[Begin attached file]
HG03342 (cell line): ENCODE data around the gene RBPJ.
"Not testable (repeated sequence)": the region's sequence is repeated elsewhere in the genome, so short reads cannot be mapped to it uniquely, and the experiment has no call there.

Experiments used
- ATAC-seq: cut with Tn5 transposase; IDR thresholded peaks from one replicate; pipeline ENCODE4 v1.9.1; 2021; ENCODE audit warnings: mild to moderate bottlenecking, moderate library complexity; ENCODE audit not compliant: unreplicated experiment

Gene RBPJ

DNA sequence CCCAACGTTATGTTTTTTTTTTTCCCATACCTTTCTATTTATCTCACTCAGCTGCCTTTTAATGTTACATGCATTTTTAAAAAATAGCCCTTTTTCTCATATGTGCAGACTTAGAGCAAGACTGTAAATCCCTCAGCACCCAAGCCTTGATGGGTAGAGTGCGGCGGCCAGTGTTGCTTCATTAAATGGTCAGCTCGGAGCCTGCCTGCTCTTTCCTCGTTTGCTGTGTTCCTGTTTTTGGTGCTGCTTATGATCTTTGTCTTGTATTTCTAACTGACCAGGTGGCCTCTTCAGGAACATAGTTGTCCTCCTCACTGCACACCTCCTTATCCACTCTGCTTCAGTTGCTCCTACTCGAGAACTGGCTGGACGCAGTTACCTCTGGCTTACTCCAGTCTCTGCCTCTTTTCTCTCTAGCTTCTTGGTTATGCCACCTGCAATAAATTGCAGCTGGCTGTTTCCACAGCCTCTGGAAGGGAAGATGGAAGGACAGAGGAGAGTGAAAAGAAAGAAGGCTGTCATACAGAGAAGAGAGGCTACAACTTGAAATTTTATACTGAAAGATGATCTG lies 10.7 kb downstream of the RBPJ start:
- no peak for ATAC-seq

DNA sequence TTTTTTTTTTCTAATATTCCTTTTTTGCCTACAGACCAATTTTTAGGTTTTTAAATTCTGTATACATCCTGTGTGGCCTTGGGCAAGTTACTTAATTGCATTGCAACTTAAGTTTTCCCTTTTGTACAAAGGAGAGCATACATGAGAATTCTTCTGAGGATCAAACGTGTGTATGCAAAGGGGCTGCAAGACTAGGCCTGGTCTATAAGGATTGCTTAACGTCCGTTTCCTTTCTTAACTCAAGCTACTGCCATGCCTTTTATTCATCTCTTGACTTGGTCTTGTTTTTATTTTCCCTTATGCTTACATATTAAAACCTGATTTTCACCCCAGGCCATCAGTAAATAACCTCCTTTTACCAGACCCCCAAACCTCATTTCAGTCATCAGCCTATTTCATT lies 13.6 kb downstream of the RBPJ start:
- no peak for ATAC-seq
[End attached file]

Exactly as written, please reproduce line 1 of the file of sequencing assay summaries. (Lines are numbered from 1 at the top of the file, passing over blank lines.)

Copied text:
HG03342 (cell line): ENCODE data around the gene RBPJ.